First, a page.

Looking for plant lore which linked Germander Speedwell with the Devil for last month’s post, I came across the decidedly unsatanic legend that the Speedwell’s flowers resembled an image of Christ’s face (or at least his eyes) which had been imprinted on to St Veronica’s handkerchief, or veil. As someone fascinated by the lives of the early saints, this story intrigued me, so here is a brief addendum to that post.
St Veronica witnessed Jesus being taken to Calvary to be crucified. She offered him her veil to wipe the sweat from his face. His image became imprinted on the fabric. Legend has it that she later travelled to Rome taking the veil with her where it became a venerated object akin to the Turin Shroud.
In other legends, Veronica is believed to have travelled to France instead of Italy. For example, “The Catholic Encyclopedia” cites a legend that Veronica brought relics of the Virgin Mary to Bordeaux, where she preached until her death. She is believed to be buried either at Soulac or in the Church of St Seurin in Bordeaux.
It is unlikely whether Veronica was the woman’s name who showed Christ compassion and there is no reference to her in the canonical Bible. However, the Cambridge Dominicans website states that at times she has been associated with the woman who Jesus cured during an earlier part of his ministry – an event reported in Matthew, Mark and Luke’s gospels:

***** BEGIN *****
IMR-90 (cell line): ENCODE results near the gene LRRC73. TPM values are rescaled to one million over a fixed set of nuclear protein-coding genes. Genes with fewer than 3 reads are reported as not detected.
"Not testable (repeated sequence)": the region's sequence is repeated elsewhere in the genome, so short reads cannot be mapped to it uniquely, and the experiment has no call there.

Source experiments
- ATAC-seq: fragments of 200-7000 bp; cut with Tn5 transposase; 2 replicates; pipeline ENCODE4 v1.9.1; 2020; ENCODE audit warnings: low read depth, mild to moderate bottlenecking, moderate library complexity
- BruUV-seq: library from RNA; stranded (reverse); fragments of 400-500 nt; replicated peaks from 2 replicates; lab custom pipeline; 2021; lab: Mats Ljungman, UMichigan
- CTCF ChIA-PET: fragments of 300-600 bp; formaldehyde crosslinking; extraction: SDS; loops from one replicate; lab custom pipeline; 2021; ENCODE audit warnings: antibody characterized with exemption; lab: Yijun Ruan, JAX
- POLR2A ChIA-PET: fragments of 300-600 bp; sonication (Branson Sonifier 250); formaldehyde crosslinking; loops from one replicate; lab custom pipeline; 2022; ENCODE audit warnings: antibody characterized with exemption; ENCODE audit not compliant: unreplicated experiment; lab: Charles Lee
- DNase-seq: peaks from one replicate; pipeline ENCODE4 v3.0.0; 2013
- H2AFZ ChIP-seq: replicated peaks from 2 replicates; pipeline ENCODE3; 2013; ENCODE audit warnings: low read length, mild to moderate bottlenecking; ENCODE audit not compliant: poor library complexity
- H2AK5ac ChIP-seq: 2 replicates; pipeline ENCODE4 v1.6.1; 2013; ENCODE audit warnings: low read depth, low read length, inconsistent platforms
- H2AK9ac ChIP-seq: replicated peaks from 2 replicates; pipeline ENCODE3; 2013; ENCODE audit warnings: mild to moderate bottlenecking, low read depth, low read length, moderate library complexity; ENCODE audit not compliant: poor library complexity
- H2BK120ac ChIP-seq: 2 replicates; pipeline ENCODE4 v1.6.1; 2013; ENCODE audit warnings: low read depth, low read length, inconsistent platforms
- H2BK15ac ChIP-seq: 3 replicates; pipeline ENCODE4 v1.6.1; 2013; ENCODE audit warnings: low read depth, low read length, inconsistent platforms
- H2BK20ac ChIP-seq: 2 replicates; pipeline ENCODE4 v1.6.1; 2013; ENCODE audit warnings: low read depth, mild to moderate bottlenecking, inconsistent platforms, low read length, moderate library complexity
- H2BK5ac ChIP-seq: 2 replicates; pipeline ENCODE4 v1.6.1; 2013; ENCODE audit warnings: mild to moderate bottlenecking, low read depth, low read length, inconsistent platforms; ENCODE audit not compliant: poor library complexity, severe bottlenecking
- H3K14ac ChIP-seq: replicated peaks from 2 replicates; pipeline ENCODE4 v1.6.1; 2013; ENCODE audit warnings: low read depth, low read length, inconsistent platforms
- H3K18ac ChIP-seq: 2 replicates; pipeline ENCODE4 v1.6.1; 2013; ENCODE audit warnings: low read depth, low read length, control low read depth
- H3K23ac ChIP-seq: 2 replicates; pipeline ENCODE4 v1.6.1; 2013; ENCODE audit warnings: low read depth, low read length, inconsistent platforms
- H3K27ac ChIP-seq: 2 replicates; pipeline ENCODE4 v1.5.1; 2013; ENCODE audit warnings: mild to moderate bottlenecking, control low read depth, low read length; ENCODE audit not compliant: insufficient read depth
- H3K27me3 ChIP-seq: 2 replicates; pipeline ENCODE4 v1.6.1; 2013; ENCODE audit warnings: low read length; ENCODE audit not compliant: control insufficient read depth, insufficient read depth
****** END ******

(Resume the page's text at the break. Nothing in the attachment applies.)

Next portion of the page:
“There was a woman who had suffered terribly from severe bleeding for twelve years, even though she had been treated by many doctors…. She had heard about Jesus so she came in the crowd behind him, saying to herself, ‘If I can touch his clothes, I will get well’. She touched his cloak and the bleeding stopped at once, and she had the feeling inside herself that she was healed of her trouble“ (The Gospel of St Mark, 5: 25- 30)
Next time… back on track for Guinea weed’s protective properties.
Sources (in order of appearance in the text)
“The Catholic Encyclopaedia” – http://www.newadvent.org/cathen/15362a.htm
As well as information about the story of St Veronica, this web page also looks at the significance for Veronica for today’s Christians – http://cambridgedominicans.wixsite.com/stcatherines/single-post/2015/03/25/Veronica-Wipes-the-Face-of-Jesus
Good News Bible: Today’s English Version (London: Collins/Fontana, 1976), p. 52.
Image credits: Germander Speedwell by Simon Noel (private collection)
19th century Stations of the Cross image of Verona offering her veil to Christ by Andreas Praefcke – https://commons.wikimedia.org/wiki/File:B%C3%BCrgersaal_Kreuzweg_07.jpg